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If you ask 20 business leaders to define marketing, you’ll probably get 20 different answers. Why is marketing so hard to pin down? Probably because most marketers don’t understand it themselves. They spend their careers locked in a narrow purview and never really see the big picture.
Its nebulous nature notwithstanding, marketing plays a pivotal role in business.
According to the father of modern management, Peter Drucker, “Because the purpose of business is to create a customer, the business enterprise has two – and only two – basic functions: marketing and innovation. Marketing is the distinguishing, unique function of the business.”
So, what is marketing? Legendary Silicon Valley venture capitalist and former Intel executive Bill Davidow said, “Marketing must invent complete products and drive them to commanding positions in defensible market segments.” The man should know. He wrote the seminal book on high-tech marketing.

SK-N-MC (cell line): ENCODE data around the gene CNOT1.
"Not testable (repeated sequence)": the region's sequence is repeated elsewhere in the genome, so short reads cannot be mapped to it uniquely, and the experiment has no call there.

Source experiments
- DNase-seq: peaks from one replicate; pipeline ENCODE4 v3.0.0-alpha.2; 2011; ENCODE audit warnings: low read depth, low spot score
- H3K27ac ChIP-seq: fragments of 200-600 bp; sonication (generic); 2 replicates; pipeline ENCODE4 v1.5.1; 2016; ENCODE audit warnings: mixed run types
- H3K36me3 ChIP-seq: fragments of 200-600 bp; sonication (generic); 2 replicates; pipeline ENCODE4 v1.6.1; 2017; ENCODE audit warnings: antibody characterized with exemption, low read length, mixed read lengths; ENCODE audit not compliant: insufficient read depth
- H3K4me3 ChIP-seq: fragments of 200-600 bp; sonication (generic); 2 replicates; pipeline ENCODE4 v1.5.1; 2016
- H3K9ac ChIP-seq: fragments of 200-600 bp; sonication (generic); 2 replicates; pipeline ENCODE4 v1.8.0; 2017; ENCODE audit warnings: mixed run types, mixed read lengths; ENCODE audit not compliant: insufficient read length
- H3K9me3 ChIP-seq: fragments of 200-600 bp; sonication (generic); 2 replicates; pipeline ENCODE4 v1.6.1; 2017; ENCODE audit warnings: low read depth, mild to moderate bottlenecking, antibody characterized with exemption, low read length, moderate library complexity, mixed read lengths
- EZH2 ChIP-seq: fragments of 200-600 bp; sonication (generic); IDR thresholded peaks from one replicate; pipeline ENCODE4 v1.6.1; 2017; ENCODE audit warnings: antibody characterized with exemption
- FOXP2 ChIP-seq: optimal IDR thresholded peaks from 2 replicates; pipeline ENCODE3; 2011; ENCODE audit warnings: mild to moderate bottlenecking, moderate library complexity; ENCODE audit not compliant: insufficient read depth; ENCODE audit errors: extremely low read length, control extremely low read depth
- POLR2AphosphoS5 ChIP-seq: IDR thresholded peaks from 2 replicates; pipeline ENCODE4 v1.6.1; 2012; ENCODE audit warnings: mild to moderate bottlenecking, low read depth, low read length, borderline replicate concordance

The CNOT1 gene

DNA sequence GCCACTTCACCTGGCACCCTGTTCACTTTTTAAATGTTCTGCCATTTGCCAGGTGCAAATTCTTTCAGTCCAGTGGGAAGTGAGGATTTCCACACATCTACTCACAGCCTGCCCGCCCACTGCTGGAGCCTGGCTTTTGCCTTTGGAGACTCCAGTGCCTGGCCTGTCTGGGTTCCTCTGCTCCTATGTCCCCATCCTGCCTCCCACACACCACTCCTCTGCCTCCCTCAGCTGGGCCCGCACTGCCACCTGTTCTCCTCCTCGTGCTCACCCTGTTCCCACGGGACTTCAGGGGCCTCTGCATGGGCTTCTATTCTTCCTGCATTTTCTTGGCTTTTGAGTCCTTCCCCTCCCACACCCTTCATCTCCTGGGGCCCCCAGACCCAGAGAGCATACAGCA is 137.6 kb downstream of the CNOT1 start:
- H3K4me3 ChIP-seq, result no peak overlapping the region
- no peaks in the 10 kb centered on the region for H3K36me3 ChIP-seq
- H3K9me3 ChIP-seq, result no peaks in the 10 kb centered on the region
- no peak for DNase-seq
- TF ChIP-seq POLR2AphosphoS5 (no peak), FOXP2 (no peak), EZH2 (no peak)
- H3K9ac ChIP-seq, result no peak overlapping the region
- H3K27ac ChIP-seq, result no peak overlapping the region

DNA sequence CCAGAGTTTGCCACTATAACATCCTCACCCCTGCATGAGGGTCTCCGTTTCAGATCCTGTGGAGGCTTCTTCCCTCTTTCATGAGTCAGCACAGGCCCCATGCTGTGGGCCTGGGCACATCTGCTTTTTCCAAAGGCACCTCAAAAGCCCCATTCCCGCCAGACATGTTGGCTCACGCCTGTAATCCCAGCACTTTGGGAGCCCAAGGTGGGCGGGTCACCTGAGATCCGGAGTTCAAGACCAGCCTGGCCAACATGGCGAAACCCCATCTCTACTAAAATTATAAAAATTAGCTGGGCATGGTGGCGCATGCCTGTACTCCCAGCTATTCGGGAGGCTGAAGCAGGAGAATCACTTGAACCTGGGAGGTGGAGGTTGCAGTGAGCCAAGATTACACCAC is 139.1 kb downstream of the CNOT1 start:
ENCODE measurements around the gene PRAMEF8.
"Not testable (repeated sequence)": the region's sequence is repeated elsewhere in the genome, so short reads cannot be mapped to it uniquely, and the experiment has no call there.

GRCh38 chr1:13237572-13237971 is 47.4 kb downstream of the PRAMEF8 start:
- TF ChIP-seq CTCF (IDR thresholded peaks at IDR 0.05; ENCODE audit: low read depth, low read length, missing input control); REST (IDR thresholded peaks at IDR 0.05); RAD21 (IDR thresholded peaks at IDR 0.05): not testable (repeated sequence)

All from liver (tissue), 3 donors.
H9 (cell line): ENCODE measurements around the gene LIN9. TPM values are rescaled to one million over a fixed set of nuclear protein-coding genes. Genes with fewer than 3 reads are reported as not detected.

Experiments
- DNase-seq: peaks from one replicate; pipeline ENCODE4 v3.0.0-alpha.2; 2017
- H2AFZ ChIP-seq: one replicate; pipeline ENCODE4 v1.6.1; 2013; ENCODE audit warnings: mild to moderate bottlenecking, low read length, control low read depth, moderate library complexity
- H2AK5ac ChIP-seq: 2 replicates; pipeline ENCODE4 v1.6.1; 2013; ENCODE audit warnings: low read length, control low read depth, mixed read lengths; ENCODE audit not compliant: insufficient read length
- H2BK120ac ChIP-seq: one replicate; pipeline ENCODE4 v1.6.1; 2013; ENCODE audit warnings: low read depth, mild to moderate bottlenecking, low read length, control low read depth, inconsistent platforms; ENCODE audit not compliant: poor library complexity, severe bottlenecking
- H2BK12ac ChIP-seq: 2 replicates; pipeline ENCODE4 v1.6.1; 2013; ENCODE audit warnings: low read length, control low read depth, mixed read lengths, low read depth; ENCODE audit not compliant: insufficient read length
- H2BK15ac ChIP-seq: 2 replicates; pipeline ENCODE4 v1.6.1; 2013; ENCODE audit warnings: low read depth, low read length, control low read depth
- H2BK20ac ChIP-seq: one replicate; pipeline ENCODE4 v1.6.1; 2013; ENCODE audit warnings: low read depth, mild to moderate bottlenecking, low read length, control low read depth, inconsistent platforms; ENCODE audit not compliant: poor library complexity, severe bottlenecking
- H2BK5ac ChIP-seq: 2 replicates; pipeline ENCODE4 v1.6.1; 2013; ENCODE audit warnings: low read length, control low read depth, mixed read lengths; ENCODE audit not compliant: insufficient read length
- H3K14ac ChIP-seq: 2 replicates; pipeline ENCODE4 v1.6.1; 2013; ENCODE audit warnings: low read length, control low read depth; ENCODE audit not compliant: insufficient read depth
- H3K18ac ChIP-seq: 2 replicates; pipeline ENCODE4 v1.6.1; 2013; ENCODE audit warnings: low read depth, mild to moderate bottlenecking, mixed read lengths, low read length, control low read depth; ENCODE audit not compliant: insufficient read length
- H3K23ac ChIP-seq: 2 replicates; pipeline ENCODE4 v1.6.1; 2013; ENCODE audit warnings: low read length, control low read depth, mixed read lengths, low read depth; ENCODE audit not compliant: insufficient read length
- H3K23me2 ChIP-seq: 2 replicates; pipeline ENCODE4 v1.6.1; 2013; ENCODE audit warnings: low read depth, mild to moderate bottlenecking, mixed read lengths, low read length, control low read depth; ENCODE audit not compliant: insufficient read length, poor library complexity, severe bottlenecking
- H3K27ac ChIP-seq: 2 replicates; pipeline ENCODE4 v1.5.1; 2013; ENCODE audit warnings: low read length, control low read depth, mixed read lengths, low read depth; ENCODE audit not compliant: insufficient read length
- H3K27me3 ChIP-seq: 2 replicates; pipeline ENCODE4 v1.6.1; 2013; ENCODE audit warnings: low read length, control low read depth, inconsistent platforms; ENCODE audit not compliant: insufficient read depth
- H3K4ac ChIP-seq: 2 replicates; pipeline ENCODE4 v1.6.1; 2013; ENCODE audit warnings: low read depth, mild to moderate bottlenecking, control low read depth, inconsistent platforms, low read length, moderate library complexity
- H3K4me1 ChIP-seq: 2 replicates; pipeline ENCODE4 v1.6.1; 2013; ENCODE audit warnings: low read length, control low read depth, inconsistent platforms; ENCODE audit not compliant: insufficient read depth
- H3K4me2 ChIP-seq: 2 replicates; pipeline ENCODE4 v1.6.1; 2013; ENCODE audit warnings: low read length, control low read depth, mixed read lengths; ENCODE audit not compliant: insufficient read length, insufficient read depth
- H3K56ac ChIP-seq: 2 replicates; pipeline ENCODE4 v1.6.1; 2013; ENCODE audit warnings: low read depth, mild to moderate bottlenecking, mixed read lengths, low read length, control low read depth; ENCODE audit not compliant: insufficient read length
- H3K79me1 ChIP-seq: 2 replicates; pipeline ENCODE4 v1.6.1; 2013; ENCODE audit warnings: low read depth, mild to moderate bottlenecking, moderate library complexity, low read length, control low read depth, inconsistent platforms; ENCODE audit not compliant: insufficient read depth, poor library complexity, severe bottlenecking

Funny thing is, Davidow didn’t learn marketing in school. All his degrees are in electrical engineering. Steve Jobs, another brilliant marketer, dropped out of school. I’ve run marketing for a number of high-tech companies and my degrees are technical, as well. Not an MBA in the bunch.
So how do great marketers learn about marketing? On the job.
Startup companies are great places to earn your marketing chops because they’re all about developing innovative products and getting customer traction – and not much else. Besides, they’re always strapped for cash and needing people to wear lots of hats. That’s how I got started in marketing more than 20 years ago. Here are 7 truths I learned along the way that every business leader should know:
Marketing is like sex: Everyone thinks they’re good at it.
There are more posers in marketing than other fields, probably because the demand is strong, the supply is weak, and it’s easy to fake. As David Hornik of August Capital once said, “VCs like to think that they are marketing geniuses. We really do.” The reason, he says, is because “we can fake it far more convincingly than in other areas …” They’re not the only ones. Read More